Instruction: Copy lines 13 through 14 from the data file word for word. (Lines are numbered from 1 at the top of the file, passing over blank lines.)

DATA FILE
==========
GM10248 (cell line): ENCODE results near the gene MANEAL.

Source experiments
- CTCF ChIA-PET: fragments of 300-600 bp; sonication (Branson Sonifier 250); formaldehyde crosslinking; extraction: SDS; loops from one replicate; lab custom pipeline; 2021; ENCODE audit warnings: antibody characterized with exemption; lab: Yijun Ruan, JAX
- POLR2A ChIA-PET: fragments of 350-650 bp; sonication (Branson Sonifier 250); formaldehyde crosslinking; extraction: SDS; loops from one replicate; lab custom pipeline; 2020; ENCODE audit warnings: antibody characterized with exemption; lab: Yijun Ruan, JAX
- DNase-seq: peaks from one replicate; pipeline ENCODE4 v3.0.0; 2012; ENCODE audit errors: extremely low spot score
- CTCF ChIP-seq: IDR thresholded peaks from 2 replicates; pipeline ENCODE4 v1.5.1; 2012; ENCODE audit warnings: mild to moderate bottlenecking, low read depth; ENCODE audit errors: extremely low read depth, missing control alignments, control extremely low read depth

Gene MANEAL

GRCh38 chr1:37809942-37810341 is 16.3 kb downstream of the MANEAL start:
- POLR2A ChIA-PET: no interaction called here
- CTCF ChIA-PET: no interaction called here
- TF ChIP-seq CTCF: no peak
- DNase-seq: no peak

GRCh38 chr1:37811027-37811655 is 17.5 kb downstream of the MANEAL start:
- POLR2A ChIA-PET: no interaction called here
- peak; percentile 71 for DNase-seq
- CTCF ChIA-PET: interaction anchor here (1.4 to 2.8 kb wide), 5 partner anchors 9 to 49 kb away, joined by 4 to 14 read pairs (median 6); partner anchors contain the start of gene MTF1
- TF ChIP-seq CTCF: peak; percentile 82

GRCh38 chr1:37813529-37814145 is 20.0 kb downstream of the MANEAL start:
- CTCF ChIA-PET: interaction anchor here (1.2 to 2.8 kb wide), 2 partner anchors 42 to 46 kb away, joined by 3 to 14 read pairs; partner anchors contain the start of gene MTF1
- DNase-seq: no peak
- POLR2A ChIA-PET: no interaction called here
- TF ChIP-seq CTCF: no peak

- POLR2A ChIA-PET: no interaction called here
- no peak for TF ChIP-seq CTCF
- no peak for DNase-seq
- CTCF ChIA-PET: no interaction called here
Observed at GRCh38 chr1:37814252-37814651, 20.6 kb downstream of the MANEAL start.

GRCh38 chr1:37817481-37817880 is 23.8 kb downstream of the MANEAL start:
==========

GRCh38 chr1:37811027-37811655 is 17.5 kb downstream of the MANEAL start:
- POLR2A ChIA-PET: no interaction called here